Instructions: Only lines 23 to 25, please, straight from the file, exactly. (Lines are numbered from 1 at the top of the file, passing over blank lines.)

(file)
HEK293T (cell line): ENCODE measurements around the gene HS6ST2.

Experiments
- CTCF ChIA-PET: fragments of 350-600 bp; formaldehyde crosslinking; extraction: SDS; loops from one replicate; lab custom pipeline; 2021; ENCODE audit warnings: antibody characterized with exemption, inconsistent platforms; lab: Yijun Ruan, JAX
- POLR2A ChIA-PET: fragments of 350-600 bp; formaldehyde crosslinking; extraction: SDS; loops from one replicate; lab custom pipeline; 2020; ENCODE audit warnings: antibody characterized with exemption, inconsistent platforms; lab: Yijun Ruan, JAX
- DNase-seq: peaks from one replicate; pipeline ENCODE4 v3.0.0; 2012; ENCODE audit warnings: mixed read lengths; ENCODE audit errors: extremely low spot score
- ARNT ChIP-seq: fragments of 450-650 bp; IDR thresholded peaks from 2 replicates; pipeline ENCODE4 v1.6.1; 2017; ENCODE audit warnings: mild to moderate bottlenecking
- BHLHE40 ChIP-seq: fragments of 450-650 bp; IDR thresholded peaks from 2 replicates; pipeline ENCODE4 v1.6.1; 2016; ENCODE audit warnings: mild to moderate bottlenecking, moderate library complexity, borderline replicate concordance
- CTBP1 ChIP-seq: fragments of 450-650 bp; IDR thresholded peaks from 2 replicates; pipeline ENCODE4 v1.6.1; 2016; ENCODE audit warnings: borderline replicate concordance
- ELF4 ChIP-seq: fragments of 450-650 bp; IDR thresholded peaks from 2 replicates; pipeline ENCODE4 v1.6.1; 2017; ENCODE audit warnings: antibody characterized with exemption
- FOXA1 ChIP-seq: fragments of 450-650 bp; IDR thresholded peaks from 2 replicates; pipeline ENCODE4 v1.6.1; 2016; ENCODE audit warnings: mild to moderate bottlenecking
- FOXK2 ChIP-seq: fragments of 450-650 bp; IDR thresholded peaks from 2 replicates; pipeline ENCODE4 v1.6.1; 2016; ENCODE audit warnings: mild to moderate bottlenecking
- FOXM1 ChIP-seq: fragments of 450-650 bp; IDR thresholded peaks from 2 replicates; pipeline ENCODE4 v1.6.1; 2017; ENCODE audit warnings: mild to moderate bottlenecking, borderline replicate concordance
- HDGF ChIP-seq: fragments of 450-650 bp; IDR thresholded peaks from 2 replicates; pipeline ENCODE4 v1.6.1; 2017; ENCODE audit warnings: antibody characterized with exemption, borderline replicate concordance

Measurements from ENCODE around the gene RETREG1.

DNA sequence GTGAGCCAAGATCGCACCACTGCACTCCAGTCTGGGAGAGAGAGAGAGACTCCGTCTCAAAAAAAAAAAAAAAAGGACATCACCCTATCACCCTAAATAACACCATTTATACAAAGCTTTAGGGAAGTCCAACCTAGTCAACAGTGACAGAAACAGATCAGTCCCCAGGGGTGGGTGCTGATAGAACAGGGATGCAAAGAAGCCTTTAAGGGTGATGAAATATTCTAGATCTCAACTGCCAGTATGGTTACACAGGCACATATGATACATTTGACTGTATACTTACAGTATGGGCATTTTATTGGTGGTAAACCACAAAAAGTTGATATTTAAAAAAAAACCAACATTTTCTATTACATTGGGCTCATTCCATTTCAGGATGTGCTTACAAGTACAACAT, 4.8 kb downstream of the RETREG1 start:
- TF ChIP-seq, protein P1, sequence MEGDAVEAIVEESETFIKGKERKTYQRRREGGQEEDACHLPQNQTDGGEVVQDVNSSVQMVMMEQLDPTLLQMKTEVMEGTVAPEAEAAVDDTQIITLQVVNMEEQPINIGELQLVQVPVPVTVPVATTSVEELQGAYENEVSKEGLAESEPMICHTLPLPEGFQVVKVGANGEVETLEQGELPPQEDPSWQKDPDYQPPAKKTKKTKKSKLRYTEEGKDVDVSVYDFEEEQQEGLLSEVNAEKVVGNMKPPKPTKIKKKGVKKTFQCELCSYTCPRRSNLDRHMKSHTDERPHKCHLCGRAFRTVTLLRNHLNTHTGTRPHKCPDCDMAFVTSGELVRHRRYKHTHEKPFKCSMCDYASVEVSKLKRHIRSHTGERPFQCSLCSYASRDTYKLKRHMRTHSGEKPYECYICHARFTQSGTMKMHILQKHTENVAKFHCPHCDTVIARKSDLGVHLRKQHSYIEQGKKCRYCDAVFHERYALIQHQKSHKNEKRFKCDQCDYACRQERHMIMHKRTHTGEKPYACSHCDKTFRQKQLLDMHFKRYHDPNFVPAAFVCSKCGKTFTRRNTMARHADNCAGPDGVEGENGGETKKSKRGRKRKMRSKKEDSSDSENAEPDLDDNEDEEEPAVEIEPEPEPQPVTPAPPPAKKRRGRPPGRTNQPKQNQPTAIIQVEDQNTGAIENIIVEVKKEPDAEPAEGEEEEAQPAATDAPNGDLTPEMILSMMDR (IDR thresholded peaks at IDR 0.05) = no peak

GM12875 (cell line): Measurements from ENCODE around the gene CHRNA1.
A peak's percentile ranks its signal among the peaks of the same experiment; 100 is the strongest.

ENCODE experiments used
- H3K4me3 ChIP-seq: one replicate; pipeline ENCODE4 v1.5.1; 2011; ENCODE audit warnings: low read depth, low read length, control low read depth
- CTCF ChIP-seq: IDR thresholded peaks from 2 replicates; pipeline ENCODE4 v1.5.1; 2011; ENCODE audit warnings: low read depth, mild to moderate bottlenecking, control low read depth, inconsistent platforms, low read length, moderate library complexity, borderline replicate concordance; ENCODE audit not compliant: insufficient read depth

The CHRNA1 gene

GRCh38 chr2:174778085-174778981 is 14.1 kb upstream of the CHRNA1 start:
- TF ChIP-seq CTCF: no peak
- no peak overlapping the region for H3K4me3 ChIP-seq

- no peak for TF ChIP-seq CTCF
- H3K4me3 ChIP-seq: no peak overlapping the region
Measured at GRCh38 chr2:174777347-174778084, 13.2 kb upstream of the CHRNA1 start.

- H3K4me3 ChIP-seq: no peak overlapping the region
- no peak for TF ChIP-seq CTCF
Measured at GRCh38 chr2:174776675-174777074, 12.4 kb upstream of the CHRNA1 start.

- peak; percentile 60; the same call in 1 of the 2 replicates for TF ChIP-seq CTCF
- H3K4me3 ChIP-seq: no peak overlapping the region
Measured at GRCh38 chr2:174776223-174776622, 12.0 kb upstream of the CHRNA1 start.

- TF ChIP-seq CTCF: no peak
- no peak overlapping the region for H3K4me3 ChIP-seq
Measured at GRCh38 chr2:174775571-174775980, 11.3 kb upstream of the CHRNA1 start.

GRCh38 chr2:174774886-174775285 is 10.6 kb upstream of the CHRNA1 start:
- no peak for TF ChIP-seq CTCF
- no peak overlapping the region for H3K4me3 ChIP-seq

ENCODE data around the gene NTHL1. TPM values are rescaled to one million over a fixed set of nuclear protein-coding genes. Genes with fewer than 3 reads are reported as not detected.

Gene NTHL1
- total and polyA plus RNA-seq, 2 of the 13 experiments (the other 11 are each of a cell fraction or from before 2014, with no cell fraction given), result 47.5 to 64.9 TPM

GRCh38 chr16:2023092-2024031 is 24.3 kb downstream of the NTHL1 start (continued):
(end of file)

GRCh38 chr2:174778085-174778981 is 14.1 kb upstream of the CHRNA1 start:
- TF ChIP-seq CTCF: no peak
- no peak overlapping the region for H3K4me3 ChIP-seq